I could see the Vikings using Barr as a spy on Wilson since he is one of the few players that might actually be able to bottle Wilson up in the open field. Poor Danielle Hunter tried but it didn't go so well.
Keeping Wilson from running is only a small part of defending the Seahawks these days. Over the past three seasons, no quarterback has a better rating throwing from the pocket than Ciara's boyfriend. The Seattle offensive line is still swiss cheese but those receivers are downright scary right now. Before the first game I expressed my concern about Doug Baldwin and Jermaine Kearse. Now I'm absolutely petrified of Tyler Lockett. The rookie receiver had 150 total yards in Week 13 including returning the opening kickoff to midfield and finishing with a team-high seven receptions. The Minnesota defense will have to account for him at all times because the Seahawks offense gets him the ball in a variety of ways. They run him on end arounds and constantly put him in motion to create mismatches. Lockett is the West Coast version Tavon Austin. (Until, you know, Tavon Austin's team actually moves to the West Coast next season.)
Of all the weapons Seattle has, the possible return of Marshawn Lynch actually isn't that high on my list of worries. Don't get me wrong, Beast Mode is still an excellent runner when he's healthy, but he's a known quantity. As long as the Vikings wrap up and tackle like they're capable of--something they definitely did not do in the first game--Lynch's performance might mirror what Eddie Lacy did last week. Lynch will get his yards but I'd rather take my chances with Seattle force-feeding him over Wilson winging it all over the field. The Seattle offense is a "pick your poison" operation and I believe Lynch coming back from injury is less lethal.
Of course it would be nice to avoid taking any poison altogether, which is actually possible. The St. Louis Rams provided the blueprint to grounding the Hawks just two weeks ago. Can't the Vikings emulate what the Rams did?
In certain ways, yes. Going +3 in the turnover battle like St. Louis did that day would certainly help, but that's a pretty tough thing to bank on. Thankfully there are schemes that frustrated Seattle as well.
Here's a good example of something the Vikings could pull off with their personnel. The Rams used Akeem Ayers, a dynamic linebacker out of UCLA, to spy Wilson and keep him from running while the excellent St. Louis defensive line created pressure.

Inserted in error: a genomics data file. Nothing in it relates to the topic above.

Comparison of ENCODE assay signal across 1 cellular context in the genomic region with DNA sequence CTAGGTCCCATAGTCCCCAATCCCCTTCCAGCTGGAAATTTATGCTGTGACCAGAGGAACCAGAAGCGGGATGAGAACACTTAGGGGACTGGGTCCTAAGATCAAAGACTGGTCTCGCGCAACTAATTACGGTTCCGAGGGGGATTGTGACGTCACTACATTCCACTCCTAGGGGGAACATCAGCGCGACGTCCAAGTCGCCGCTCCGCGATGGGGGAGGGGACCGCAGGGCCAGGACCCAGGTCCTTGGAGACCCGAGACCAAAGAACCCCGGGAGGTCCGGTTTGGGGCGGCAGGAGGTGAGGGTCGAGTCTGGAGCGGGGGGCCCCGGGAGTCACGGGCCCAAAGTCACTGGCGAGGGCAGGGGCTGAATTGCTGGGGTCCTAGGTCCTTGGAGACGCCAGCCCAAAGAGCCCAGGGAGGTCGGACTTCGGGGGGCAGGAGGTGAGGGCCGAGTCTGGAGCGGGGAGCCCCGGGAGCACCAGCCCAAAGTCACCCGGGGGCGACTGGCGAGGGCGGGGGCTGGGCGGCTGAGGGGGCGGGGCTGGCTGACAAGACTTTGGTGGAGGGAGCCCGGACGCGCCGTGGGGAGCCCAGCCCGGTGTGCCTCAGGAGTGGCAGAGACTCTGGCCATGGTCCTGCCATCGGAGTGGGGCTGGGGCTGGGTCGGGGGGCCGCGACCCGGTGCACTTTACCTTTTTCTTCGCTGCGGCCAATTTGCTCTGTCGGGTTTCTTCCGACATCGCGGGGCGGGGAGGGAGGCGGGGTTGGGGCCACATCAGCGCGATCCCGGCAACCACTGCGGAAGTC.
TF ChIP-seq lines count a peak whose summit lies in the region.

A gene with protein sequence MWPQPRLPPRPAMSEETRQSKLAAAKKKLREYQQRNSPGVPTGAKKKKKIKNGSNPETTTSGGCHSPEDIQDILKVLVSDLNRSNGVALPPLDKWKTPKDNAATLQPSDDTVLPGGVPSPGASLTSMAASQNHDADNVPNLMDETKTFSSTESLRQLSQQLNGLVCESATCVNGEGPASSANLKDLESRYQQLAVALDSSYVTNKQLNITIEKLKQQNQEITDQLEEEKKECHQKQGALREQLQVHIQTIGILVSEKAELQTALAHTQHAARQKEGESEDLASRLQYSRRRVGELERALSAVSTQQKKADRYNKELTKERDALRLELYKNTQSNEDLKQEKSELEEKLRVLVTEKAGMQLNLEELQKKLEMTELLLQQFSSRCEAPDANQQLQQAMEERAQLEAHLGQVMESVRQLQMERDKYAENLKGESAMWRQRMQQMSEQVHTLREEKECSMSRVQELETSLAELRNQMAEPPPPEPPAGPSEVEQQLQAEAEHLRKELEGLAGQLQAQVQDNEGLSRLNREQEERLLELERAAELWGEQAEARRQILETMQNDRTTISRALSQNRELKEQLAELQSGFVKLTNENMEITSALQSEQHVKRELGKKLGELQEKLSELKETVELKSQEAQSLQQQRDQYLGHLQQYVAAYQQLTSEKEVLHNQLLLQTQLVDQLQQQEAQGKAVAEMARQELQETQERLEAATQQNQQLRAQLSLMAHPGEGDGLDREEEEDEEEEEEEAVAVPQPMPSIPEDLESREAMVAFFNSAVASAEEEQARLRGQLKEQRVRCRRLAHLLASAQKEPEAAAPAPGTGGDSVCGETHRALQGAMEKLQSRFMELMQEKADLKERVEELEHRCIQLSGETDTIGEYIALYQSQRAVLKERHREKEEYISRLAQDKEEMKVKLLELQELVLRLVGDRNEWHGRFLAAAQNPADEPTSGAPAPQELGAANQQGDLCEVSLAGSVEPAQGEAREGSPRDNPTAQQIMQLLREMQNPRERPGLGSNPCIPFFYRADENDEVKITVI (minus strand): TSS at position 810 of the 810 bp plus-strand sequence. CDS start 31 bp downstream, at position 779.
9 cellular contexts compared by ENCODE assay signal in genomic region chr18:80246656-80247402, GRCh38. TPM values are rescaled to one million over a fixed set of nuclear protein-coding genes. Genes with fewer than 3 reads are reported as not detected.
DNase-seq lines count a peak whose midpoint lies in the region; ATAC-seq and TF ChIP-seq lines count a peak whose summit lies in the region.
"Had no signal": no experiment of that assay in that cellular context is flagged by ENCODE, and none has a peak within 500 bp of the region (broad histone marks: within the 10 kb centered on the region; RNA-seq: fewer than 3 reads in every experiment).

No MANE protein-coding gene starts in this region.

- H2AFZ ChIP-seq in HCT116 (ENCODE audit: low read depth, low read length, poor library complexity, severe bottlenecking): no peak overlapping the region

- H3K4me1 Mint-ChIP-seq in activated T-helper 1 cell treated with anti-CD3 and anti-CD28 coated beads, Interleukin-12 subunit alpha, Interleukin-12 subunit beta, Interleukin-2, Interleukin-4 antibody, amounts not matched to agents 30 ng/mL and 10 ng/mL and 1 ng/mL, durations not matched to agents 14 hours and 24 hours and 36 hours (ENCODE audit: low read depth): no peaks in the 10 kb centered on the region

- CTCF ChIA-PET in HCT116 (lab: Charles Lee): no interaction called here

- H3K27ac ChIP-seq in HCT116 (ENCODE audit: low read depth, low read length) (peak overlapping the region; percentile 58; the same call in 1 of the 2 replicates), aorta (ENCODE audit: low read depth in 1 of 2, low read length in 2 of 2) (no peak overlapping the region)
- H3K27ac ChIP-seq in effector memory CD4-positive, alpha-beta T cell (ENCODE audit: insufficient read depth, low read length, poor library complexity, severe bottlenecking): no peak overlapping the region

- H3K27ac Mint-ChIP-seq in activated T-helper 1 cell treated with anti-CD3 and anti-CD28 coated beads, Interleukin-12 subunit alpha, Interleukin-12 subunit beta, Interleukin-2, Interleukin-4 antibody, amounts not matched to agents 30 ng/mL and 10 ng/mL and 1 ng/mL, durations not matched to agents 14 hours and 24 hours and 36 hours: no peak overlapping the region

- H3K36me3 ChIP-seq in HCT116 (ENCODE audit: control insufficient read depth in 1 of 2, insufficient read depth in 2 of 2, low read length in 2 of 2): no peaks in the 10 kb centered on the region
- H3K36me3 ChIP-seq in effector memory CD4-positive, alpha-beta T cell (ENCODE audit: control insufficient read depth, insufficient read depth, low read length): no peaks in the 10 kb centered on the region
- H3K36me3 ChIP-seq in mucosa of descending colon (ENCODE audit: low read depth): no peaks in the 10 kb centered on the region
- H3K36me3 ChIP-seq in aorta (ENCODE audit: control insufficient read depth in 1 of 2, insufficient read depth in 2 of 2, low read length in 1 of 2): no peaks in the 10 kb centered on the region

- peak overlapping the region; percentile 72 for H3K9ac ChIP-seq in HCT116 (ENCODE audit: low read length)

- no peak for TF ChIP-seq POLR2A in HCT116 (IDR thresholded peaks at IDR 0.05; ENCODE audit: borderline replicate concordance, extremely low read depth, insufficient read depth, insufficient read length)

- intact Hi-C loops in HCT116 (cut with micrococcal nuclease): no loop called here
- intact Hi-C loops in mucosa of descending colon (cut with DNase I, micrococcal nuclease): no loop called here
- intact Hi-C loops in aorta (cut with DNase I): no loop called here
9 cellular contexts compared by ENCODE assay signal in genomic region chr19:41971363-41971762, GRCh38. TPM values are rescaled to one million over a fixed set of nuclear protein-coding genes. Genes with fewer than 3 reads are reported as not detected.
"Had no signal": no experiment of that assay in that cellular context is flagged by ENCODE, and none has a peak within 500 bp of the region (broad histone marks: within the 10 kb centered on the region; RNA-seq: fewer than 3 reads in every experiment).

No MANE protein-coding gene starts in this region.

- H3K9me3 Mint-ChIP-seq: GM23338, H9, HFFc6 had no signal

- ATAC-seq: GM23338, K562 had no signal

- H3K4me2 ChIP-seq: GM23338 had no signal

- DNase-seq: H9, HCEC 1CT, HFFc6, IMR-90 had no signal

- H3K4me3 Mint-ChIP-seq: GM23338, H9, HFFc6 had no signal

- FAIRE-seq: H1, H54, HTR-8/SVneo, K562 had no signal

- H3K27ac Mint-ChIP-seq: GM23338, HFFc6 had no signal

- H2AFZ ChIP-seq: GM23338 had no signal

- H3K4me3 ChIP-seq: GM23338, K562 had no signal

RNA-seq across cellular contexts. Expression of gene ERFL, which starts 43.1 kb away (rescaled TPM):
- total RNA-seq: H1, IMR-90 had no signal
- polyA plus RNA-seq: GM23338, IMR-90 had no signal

Hmm...dynamic linebackers from UCLA...an excellent defensive line that can get to the passer...hey, the Vikings have those things! The Minnesota defense will have to execute at a very high level--as you can see, Wilson still almost completed the pass--but slowing Seattle's offense down isn't impossible.
And if that doesn't work, maybe the Vikings could just borrow the Rams' uniforms for a week. Apparently made-up bird species hate animals from the Bovidae family.
So let's say that the Minnesota defense is able to to force a handful of punts and mistakes from Seattle. Can the Vikings offense do anything with it? Remember, Minnesota scored zero offensive points and had 125 total yards in Week 13, their fifth lowest offensive output in franchise history. (Fun side note: the Vikings actually beat the Packers in their worst offensive game. They won 3-0 with 87 yards!) If they can avoid the big early deficit on Sunday, can't the Vikings pound the rock and grind out a win? Teddy Bridgewater and Adrian Peterson are certainly on par with that legendary combo of Case Keenum and Todd Gurley!
Sure, but it's not like the Rams moved the ball all that well in their Week 16 win. St. Louis had 207 yards of offense. The Seahawks ended the season with the third best defensive DVOA according to Football Outsiders for a reason. The loss of Rhett Ellison isn't going to help matters either. Ellison played half the snaps in the first game against Seattle. His run blocking is the most obvious trait that the Vikings will miss, but he was also used to help out T.J. Clemmings on the right side in pass protection several times. Without the extra help Michael Bennett and Cliff Avril will be poised for another big day of terrorizing Teddy.